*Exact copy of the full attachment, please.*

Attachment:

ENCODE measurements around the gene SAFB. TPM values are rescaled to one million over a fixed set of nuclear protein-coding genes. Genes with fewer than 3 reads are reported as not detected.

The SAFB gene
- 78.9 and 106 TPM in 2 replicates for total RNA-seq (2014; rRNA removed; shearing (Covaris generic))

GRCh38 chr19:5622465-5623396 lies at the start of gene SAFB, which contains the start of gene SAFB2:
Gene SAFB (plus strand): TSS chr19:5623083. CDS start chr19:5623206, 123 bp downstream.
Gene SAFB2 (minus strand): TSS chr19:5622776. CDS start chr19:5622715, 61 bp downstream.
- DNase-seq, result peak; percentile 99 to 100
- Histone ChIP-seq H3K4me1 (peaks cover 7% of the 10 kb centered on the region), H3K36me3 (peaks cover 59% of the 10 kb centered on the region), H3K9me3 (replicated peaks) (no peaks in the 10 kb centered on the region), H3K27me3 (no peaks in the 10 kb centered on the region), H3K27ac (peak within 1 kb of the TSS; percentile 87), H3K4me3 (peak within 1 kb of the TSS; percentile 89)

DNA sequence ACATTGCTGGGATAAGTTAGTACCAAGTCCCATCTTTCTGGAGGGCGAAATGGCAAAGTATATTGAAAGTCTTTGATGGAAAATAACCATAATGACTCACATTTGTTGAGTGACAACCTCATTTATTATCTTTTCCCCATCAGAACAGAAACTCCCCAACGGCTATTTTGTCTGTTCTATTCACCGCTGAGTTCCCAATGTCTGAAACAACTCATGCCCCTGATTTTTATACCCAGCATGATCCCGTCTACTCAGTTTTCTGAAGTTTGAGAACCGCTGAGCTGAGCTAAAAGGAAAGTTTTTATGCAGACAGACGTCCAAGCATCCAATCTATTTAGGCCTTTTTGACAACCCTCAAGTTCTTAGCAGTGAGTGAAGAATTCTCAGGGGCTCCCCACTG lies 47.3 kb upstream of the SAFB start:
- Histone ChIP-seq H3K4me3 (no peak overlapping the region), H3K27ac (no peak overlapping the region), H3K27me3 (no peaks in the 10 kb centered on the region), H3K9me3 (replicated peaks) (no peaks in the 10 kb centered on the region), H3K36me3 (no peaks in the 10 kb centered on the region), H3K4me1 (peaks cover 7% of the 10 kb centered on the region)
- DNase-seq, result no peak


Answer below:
ENCODE measurements around the gene SAFB. TPM values are rescaled to one million over a fixed set of nuclear protein-coding genes. Genes with fewer than 3 reads are reported as not detected.

The SAFB gene
- 78.9 and 106 TPM in 2 replicates for total RNA-seq (2014; rRNA removed; shearing (Covaris generic))

GRCh38 chr19:5622465-5623396 lies at the start of gene SAFB, which contains the start of gene SAFB2:
Gene SAFB (plus strand): TSS chr19:5623083. CDS start chr19:5623206, 123 bp downstream.
Gene SAFB2 (minus strand): TSS chr19:5622776. CDS start chr19:5622715, 61 bp downstream.
- DNase-seq, result peak; percentile 99 to 100
- Histone ChIP-seq H3K4me1 (peaks cover 7% of the 10 kb centered on the region), H3K36me3 (peaks cover 59% of the 10 kb centered on the region), H3K9me3 (replicated peaks) (no peaks in the 10 kb centered on the region), H3K27me3 (no peaks in the 10 kb centered on the region), H3K27ac (peak within 1 kb of the TSS; percentile 87), H3K4me3 (peak within 1 kb of the TSS; percentile 89)

DNA sequence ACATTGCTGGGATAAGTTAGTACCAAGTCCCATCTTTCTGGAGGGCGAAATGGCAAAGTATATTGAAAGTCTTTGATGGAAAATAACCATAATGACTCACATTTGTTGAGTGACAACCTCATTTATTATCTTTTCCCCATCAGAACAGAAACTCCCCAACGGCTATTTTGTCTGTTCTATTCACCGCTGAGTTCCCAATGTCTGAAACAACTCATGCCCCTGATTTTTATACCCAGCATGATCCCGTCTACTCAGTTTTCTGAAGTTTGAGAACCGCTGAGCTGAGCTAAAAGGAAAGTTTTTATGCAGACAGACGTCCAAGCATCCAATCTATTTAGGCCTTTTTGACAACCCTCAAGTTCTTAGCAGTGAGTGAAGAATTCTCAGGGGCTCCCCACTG lies 47.3 kb upstream of the SAFB start:
- Histone ChIP-seq H3K4me3 (no peak overlapping the region), H3K27ac (no peak overlapping the region), H3K27me3 (no peaks in the 10 kb centered on the region), H3K9me3 (replicated peaks) (no peaks in the 10 kb centered on the region), H3K36me3 (no peaks in the 10 kb centered on the region), H3K4me1 (peaks cover 7% of the 10 kb centered on the region)
- DNase-seq, result no peak